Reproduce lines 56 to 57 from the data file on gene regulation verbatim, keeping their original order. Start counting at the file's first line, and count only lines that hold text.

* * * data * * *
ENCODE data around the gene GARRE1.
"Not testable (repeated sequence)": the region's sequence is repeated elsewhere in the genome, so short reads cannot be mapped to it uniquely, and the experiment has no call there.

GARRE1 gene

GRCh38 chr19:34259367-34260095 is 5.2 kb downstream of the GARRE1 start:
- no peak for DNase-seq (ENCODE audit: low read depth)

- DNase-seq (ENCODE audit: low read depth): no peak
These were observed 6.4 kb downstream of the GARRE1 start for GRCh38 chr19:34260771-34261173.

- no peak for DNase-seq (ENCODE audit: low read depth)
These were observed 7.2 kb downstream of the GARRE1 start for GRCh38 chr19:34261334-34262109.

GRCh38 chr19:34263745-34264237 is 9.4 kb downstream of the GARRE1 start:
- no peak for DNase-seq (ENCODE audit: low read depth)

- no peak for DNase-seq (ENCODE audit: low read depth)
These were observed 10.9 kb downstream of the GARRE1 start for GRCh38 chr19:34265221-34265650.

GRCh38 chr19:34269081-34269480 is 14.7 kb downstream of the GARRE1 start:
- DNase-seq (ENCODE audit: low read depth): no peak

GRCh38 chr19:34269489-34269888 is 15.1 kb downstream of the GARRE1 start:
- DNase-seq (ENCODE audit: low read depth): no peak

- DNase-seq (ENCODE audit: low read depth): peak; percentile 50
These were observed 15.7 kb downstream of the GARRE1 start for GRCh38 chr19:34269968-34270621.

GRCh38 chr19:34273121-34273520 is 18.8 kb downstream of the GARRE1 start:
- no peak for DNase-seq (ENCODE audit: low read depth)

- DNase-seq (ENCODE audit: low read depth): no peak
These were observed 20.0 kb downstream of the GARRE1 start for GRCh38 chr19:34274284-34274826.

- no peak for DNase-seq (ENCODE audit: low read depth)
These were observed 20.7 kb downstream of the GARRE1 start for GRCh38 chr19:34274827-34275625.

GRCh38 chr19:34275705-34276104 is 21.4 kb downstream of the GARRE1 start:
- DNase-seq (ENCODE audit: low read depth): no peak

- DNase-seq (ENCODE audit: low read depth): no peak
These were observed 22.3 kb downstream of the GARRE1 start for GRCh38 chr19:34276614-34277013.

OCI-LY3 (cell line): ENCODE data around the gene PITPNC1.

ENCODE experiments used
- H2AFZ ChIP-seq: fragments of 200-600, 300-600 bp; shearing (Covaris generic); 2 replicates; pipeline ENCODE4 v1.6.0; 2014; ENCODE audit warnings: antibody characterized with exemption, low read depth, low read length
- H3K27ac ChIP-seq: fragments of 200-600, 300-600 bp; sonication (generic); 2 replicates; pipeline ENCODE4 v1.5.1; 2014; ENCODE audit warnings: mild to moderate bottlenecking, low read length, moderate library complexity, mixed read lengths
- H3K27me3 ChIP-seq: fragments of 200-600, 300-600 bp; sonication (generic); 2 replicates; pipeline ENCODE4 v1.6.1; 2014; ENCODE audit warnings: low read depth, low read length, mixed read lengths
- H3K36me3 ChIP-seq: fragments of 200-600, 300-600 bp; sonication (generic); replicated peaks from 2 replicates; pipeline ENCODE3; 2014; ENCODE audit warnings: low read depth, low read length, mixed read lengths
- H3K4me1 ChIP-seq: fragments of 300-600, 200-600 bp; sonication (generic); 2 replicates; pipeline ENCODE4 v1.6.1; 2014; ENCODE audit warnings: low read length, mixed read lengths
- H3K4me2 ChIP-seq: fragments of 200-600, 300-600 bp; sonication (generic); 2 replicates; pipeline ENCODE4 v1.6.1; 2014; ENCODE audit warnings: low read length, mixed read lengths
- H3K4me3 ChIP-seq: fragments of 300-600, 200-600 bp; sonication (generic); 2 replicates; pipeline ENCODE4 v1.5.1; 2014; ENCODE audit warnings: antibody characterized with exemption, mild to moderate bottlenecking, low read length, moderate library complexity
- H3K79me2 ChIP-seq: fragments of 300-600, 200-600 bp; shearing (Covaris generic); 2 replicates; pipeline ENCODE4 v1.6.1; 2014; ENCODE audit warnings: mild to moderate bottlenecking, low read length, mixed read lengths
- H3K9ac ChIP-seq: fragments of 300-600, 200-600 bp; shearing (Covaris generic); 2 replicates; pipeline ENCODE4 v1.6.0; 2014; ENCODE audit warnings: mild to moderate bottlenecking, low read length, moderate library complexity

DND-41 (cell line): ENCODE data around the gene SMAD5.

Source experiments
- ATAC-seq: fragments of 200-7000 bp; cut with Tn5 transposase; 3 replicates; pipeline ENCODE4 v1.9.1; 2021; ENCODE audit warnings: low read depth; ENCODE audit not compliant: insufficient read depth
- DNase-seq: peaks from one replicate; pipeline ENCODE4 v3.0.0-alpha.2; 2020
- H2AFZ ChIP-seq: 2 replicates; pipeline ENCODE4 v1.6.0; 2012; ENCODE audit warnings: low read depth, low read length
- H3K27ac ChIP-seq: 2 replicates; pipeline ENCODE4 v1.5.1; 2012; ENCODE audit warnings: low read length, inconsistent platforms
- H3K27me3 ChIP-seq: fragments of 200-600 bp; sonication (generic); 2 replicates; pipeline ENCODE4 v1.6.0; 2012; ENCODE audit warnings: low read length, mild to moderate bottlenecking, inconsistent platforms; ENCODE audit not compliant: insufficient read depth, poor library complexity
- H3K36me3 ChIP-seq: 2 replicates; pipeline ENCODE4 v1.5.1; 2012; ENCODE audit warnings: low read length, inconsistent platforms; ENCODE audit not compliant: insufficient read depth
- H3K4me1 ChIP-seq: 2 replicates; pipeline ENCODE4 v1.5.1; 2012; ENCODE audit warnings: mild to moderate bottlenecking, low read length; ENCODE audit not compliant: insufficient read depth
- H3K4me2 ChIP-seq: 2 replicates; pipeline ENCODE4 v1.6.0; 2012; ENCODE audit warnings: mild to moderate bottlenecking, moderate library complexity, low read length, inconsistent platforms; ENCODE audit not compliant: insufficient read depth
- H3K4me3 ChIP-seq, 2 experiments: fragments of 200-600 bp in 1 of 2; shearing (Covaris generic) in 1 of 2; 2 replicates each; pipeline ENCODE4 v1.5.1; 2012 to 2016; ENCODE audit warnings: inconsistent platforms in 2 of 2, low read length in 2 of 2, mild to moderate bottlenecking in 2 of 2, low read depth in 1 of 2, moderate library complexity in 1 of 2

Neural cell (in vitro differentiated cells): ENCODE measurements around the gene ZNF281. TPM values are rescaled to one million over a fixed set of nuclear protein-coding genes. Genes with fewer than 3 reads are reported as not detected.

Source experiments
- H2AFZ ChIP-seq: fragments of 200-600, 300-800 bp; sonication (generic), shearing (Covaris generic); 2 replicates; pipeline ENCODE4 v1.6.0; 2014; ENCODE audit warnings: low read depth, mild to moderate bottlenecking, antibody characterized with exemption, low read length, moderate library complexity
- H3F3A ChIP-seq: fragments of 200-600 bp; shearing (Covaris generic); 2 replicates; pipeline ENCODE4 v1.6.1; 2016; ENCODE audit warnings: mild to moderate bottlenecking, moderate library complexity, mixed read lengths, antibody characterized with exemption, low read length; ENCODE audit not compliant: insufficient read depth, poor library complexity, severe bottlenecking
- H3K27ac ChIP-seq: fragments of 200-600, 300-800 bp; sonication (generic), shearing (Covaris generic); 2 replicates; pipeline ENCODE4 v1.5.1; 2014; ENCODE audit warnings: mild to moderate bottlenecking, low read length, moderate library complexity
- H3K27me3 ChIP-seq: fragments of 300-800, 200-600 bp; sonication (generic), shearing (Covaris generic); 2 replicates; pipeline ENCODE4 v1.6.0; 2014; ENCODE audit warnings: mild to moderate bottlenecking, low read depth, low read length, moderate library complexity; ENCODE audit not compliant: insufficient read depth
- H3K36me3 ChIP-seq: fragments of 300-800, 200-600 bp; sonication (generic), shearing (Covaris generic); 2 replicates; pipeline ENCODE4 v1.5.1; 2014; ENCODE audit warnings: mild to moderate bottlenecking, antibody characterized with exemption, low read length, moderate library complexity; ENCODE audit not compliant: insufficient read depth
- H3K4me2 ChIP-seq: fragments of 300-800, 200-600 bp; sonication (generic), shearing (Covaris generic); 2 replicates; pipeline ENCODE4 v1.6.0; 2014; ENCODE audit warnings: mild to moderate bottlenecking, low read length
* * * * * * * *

- H3K27ac ChIP-seq: fragments of 200-600, 300-800 bp; sonication (generic), shearing (Covaris generic); 2 replicates; pipeline ENCODE4 v1.5.1; 2014; ENCODE audit warnings: mild to moderate bottlenecking, low read length, moderate library complexity
- H3K27me3 ChIP-seq: fragments of 300-800, 200-600 bp; sonication (generic), shearing (Covaris generic); 2 replicates; pipeline ENCODE4 v1.6.0; 2014; ENCODE audit warnings: mild to moderate bottlenecking, low read depth, low read length, moderate library complexity; ENCODE audit not compliant: insufficient read depth